While natural stone has long been a favorite when discussing the latest in countertop designs, today the options are far broader, with each offering its own unique benefits.
Concrete, for instance, offers the ultra personalization factor, while cork offers a tactile sensuality. Glass provides an exquisite simplicity, solid surface offers tremendous creative freedom and even laminate offers a new-found versatility that is changing the game – particularly of interest in a more budget-conscious society where personalization is still in high demand.
Following, KBDN offers a collection of interesting countertop projects that maximize the aesthetic and functional benefits of a variety of different surfacing materials.
In the countertop world, Gene McDonald of Refresh Interiors is a leading champion for zero-waste fabrication, and he is also known for his creative ability to mix and match materials. For example, a recent project he completed for Clark and Barbara Cridland of Treasure Island, FL utilizes no less than eight different decorative materials for countertops, backsplashes, cabinet doors and a fireplace surround.
Mocha Paperstone countertops, with an oversized 3" edge inlaid with zebrawood, line the perimeter of the kitchen and constitute the main work areas of the space. To add interest, a 2" band of Amber Avonite is joined to the backside of the countertops, which is illuminated from inside the cabinets to accentuate the full backsplash – also made of Avonite in the same color.
Coffee beans and mirror chips are inlaid into the deck of the countertops for additional interest.
The island and high bar are made of Vetrazzo Charisma Blue and feature translucent Avonite Amber and bamboo butcher block inlays, respectively.
Arketique Solid Surface, located in Sefton, New South Wales, Australia, is no stranger to innovation. Originally a fabricator of fiberglass architectural products, Arketique has evolved into a custom manufacturer of solid surface materials, with a heavy emphasis on custom projects. Where the firm once consumed its entire production of solid surface for its own projects, Arketique now has expanded its operations to offer sheet goods to other fabricators.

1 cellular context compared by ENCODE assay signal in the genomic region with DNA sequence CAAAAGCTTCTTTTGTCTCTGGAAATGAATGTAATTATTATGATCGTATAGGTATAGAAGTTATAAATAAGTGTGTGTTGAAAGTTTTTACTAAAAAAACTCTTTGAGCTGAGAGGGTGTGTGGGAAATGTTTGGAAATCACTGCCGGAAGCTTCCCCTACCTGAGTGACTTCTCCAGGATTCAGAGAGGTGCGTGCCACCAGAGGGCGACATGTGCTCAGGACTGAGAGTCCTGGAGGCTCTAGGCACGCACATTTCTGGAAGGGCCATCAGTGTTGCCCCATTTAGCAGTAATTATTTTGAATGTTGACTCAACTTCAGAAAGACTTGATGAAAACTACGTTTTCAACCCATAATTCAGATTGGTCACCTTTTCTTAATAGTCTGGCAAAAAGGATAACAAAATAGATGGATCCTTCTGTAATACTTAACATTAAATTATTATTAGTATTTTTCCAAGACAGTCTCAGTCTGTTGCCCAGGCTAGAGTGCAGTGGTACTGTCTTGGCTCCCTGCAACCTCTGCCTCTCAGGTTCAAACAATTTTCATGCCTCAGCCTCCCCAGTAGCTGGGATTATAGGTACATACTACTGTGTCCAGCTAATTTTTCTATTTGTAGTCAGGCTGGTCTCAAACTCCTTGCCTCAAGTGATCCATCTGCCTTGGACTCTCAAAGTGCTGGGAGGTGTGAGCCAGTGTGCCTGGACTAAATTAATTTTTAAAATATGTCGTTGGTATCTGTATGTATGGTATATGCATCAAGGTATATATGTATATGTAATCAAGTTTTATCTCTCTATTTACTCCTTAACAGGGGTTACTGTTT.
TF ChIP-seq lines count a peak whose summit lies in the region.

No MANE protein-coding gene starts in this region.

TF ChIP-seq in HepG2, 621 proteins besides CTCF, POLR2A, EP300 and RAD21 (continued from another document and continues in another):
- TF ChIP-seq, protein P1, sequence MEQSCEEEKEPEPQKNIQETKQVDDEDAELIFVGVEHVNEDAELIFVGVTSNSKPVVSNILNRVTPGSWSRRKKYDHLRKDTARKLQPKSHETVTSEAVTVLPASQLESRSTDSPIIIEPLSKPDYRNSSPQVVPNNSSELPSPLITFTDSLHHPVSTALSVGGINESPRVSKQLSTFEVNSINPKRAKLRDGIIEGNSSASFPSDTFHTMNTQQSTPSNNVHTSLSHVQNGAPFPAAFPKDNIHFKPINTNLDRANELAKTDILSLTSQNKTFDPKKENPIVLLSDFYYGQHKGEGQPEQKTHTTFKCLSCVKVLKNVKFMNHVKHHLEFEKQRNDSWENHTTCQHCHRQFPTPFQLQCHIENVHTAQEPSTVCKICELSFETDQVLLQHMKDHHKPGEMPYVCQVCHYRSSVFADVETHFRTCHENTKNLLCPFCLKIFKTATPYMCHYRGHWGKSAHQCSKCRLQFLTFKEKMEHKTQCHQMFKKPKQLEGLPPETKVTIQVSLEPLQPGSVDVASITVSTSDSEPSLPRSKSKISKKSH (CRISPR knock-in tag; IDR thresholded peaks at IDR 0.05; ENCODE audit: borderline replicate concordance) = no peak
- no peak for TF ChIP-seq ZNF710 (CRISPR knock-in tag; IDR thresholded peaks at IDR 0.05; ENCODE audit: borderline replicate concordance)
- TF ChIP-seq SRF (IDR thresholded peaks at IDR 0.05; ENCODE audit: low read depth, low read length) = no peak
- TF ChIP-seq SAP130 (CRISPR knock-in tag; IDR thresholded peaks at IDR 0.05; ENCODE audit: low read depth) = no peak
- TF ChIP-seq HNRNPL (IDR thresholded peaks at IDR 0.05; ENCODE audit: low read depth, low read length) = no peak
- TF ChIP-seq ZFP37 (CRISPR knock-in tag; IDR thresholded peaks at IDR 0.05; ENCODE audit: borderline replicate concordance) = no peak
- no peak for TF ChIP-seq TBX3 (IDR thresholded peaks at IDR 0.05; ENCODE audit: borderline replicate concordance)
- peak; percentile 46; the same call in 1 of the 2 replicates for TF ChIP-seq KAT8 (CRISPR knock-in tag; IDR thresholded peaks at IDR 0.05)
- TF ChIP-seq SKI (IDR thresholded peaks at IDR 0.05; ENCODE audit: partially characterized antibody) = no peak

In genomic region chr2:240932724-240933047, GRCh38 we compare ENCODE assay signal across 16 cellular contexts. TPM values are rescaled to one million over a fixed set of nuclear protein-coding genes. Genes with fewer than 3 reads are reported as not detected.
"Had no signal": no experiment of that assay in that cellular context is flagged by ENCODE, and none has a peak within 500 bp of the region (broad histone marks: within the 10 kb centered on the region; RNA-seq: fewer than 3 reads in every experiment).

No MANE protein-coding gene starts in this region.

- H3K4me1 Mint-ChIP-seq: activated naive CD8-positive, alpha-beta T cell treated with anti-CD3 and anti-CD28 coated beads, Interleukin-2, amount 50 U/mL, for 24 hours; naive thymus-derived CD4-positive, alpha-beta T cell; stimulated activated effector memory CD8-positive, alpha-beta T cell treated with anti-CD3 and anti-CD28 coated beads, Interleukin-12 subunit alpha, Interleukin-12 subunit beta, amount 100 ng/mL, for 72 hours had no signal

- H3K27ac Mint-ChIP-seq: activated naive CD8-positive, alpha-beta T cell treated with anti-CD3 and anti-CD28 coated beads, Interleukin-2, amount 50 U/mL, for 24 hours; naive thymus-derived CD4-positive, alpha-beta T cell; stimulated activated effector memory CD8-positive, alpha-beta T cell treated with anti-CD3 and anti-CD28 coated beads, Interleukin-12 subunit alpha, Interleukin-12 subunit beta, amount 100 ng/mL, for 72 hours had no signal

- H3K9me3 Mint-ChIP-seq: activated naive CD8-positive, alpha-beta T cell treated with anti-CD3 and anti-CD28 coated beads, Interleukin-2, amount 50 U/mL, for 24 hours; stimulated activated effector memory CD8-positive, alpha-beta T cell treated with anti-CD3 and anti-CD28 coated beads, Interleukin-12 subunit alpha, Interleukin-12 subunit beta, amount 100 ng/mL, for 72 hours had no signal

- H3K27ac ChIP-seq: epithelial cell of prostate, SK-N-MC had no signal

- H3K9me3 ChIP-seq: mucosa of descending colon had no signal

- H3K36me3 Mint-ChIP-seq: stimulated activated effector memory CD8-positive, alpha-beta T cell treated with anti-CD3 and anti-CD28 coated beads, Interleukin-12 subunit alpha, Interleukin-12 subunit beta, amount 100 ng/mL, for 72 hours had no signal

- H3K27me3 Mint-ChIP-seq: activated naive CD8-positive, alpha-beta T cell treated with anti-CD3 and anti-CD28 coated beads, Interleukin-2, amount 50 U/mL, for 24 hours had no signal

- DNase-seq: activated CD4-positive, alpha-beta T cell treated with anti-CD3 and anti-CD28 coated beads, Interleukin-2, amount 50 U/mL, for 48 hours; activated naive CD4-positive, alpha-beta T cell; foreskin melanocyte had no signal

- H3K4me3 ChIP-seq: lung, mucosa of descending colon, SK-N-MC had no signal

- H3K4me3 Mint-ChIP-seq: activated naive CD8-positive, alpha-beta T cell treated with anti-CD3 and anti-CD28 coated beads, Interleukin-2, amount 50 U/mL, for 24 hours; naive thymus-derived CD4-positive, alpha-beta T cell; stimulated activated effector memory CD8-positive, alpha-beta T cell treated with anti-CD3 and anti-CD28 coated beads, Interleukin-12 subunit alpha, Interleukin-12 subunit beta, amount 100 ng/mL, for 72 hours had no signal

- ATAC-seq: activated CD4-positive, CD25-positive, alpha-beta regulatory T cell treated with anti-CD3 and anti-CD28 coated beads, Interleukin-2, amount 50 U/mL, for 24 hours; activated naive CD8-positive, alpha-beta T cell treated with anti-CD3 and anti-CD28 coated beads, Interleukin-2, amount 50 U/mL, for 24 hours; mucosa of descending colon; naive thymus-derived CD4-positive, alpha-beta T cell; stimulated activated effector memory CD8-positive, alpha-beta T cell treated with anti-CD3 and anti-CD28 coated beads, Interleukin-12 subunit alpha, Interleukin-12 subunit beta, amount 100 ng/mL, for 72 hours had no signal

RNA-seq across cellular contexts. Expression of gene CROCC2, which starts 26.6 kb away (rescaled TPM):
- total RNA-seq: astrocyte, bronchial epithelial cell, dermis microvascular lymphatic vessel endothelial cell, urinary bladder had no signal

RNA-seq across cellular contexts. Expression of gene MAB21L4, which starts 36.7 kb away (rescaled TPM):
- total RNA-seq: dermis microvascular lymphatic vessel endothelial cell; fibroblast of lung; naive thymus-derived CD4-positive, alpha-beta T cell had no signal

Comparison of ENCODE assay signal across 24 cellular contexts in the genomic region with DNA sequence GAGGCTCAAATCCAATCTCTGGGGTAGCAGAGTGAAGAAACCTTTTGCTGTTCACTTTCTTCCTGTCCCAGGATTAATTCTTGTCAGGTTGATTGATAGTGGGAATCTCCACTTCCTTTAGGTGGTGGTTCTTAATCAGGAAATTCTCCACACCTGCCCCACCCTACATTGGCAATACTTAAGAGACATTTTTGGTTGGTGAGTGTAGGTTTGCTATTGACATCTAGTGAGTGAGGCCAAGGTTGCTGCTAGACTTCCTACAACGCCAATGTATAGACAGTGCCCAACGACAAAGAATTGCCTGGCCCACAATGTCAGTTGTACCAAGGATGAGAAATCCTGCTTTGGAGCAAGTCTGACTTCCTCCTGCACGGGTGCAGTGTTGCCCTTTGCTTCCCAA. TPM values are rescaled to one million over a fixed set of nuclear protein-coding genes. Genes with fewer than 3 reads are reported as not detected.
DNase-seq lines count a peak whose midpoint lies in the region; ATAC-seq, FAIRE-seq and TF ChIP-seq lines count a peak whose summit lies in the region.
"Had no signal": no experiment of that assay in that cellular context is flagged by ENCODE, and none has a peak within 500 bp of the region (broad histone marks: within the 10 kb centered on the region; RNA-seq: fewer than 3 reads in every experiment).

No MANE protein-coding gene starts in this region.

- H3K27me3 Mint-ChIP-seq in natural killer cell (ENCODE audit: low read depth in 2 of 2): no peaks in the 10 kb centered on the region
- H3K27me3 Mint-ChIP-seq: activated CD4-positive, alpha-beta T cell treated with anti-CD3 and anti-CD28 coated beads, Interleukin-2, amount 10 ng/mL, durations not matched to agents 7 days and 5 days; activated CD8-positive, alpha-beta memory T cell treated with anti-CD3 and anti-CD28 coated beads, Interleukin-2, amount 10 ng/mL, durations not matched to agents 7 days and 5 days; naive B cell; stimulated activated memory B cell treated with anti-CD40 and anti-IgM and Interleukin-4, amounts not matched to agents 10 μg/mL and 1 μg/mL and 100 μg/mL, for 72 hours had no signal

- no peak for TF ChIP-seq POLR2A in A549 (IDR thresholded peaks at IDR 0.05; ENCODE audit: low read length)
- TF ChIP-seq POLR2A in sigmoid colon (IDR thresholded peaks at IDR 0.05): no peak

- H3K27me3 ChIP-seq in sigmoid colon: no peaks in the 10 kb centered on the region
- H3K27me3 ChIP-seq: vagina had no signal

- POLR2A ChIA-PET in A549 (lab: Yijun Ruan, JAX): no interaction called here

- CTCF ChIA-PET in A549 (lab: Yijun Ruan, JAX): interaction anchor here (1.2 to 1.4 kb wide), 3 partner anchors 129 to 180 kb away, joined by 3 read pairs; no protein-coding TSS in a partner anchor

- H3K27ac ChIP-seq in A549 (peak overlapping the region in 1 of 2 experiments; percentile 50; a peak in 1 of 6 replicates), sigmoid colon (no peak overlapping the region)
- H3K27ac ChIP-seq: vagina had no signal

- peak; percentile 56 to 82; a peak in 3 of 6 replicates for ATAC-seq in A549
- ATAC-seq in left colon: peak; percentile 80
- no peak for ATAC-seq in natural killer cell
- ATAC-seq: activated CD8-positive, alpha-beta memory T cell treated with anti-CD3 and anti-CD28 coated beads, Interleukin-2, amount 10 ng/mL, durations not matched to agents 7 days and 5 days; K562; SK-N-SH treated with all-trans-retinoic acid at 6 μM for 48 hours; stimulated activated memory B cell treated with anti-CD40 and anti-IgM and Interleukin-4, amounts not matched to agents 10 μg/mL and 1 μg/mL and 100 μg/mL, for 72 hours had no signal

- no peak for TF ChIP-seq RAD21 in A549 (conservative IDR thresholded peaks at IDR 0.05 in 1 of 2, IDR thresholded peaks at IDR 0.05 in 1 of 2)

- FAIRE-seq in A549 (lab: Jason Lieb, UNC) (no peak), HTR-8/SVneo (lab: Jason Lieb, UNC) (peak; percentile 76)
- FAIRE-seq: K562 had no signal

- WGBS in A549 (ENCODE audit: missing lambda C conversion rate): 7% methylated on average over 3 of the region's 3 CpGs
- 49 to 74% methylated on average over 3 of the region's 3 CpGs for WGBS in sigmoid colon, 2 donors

An example of Arketique’s creativity is the renovation of a New South Wales residence utilizing the company’s Opalescent White polished solid surface for both countertops and cladding on the island.
What makes this project unique is the indoor/outdoor quality of the design. While the majority of the kitchen is an extension of the family’s living quarters, the smaller section is actually an outdoor barbecue that can be sealed off from the rest of the house at night or during inclement weather by sliding glass doors concealed in the wall panels. A full glass backsplash behind the main counter brings even more of the outside in.
Anyone who has designed a kitchen with concrete countertops already knows to expect the unexpected. Part chemistry, part mad science and all artisan craftsmanship, a custom-made concrete countertop can be the ultimate in personalization.
Whether the client wants a faux granite look, a monochromatic slab, the appearance of a river running through it or baby’s bronzed shoes embedded in the surface for posterity, it’s all possible with concrete.
This environment of concrete’s almost out-of-control possibilities prompted Meld USA, based in Raleigh, NC, to attempt to “tame the creative beast” by coming out with a line of precast products that can be shipped to a fabricator’s shop for transformation into a finished countertop installation. Although the company will create custom shapes and colors for the right project, most of its output is in the form of precast slabs, and nearly all of those slabs contain post-consumer recycled glass.